It really isn’t hard to understand what is happening in the Middle East if you gather the facts:
1. Jordan’s King Abdullah — whom President Barack Obama just visited — is clearly telling us what’s going wrong: the Muslim Brotherhood is dangerous, and the United States is supporting it. Presumably, this is what Abdullah told Obama.
2. U.S. policy is now escalating support for a Muslim Brotherhood regime in Syria, and the Syrian rebels increasingly have open Brotherhood leadership.
3. Repression is gradually escalating in Egypt, with arrests of moderates, Islamists being sent to the military academy, and many other measures.
Regarding Jordan, Jeffrey Goldberg has written an extremely valuable profile of Abdullah. The Jordanian monarch is telling Western visitors that their countries are making a huge mistake by supporting the Islamists. He complains that the U.S. State Department is ignoring him, and further, that U.S. officials are telling him: “The only way you can have democracy is through the Muslim Brotherhood.”
Abdullah responds: the Brotherhood wants to impose anti-American reactionary governments, and his “major fight” is to stop them. No margin may be left for relative moderate and pro-American states between a Sunni Islamist alliance led by Egypt and including Turkey versus a Shia Islamist alliance led by Iran, says Abdullah. And he’s right. The only differences, Abdullah explains, between the Turkish and Egyptian regimes are their timetables for installing dictatorships.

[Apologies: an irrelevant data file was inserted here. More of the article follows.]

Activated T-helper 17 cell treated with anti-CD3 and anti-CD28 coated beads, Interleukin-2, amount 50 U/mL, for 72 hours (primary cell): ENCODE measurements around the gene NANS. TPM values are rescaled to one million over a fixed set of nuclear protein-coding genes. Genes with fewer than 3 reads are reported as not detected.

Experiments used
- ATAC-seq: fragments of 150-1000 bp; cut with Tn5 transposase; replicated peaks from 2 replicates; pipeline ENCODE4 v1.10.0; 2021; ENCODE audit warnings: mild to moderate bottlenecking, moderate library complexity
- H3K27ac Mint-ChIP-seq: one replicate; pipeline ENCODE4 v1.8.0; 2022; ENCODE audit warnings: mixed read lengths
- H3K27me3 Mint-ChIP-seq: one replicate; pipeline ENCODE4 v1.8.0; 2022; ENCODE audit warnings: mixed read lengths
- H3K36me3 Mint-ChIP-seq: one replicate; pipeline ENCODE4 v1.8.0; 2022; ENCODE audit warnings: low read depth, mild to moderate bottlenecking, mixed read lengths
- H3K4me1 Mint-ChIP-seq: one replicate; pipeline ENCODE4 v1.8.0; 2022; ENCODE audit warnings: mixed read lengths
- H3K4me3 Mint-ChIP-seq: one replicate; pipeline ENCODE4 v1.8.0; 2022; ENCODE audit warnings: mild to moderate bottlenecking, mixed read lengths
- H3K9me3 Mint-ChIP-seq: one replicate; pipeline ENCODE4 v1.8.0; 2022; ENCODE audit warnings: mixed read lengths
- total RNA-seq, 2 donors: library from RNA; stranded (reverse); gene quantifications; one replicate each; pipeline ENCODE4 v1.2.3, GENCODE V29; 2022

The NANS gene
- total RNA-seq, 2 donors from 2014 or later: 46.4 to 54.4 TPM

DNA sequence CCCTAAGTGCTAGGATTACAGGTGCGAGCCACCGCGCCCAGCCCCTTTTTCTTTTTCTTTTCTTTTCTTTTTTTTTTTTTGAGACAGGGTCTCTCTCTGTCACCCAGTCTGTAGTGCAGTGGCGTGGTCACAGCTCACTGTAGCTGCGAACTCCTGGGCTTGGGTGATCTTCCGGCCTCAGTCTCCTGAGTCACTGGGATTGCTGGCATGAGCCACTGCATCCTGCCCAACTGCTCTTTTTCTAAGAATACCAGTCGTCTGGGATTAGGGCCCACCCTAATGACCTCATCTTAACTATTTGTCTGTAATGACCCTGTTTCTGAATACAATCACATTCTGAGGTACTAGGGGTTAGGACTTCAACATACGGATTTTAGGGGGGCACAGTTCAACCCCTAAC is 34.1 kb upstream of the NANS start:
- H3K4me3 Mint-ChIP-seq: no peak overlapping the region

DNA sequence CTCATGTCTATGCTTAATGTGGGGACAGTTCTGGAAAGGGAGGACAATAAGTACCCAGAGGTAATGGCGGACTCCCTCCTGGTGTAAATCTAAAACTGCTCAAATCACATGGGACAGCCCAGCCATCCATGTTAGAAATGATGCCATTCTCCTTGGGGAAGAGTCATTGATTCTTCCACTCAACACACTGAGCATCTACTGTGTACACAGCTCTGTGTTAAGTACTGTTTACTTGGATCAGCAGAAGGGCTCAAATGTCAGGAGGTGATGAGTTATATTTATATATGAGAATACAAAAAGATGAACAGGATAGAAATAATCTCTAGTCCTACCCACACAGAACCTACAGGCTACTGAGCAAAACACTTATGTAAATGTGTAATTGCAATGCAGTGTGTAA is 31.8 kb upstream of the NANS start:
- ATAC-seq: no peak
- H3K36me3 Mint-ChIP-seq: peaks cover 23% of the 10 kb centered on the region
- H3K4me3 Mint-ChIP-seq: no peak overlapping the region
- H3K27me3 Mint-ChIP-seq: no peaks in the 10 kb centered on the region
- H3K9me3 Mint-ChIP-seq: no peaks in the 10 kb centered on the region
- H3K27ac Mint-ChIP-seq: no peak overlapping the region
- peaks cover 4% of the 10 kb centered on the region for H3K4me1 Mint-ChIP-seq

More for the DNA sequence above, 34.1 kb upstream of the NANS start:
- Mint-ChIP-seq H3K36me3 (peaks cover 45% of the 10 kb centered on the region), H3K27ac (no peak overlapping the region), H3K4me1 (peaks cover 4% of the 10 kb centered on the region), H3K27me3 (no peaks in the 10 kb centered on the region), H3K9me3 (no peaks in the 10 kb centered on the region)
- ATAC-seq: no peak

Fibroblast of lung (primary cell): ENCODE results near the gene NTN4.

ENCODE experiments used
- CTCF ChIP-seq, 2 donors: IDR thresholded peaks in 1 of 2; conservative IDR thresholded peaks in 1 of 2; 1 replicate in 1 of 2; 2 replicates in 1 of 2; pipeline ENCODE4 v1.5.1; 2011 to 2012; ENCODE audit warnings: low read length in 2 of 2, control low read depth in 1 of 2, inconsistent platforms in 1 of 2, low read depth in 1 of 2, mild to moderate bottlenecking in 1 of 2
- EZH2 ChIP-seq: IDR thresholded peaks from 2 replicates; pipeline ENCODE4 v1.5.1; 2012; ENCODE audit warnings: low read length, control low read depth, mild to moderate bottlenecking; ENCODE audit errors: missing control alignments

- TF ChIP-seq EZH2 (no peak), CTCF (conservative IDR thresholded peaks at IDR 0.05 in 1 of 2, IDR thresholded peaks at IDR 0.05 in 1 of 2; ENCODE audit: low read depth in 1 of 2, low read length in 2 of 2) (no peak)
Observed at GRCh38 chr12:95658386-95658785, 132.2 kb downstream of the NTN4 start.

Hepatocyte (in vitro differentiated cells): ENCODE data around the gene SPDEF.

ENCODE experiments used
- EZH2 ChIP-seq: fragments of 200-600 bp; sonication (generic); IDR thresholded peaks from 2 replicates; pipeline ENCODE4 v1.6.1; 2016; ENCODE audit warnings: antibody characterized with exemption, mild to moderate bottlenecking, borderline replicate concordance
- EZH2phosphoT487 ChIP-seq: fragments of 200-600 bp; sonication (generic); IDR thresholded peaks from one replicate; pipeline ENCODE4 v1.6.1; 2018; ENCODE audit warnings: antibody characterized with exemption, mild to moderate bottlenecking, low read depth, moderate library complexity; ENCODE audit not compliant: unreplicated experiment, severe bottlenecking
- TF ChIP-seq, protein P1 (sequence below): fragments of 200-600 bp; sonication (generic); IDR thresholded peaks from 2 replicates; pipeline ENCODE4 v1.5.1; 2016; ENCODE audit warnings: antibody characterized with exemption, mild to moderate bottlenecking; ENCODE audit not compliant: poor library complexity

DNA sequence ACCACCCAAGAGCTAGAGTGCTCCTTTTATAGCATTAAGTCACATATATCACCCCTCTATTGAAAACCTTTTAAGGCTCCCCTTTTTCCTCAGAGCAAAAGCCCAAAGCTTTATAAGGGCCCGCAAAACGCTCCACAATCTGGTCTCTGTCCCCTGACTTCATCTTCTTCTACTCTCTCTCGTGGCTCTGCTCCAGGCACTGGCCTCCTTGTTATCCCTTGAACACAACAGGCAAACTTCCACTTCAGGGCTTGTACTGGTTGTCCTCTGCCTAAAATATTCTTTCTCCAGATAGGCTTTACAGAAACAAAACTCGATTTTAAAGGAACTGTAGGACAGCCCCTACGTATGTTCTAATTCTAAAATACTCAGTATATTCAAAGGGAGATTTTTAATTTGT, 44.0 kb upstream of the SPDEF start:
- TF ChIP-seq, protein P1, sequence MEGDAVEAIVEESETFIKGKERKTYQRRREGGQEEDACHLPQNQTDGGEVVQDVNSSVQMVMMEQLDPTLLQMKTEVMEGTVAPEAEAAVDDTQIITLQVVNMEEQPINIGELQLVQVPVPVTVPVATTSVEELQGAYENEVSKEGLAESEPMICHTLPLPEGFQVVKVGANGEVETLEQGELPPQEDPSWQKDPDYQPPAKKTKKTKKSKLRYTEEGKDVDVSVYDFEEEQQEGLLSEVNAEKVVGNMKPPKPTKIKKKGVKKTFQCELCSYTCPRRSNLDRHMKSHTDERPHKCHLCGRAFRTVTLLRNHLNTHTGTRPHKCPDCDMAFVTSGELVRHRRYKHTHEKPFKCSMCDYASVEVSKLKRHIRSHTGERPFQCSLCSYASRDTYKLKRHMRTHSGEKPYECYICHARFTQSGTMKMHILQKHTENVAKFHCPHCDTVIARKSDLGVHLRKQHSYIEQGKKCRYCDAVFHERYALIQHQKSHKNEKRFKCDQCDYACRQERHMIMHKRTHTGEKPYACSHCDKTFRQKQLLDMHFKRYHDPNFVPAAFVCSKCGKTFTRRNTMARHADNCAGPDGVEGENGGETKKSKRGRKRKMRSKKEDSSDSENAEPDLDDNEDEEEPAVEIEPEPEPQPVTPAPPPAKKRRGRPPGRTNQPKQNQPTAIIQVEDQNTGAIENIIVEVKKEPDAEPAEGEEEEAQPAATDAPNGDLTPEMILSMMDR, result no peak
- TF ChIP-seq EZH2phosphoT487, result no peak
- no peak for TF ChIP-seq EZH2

Meanwhile, while President Barack Obama was love-bombing Israel during his visit, U.S. policy was helping to install a Muslim Brotherhood supporter as the putative next leader of Syria. Obama’s strategy — with appropriate adjustments to the national scene — is the same as his disastrous policy in Egypt.
The new leader of the Syrian opposition coalition is Ghassan Hitto, an obscure figure who has long been a resident of the United States. His actual election contained two hints:
– He only received 35 votes from 63 members of the Syrian National Coalition. That show of support matches the number of Muslim Brotherhood supporters there.
– Only 48 out of the 63 even cast a ballot at all, showing lack of enthusiasm and possible U.S. pressure on groups to abstain rather than oppose Hitto.
During the Cold War, American policy toward Third World countries frequently looked for a “third way” democratic alternative — leaders who were neither Communists nor right-wing authoritarians. Today, however, the Obama administration doesn’t do the equivalent at all, despite pretenses to the contrary. Rather, it seeks leadership from the most seemingly moderate people … who represent Islamist groups. Of course, this moderation is largely deceptive.
That was the pattern in Egypt; now it is the same failed strategy in Syria.
Hitto is a typical example of such a person.
Read it all and our previous posts on CAIR exec Ghassan Hitto here.
FYI: It was Jordan’s King Hussein who battled the PLO in 1970 killing an estimated 25,000 (many more than any infidel forces have…combined).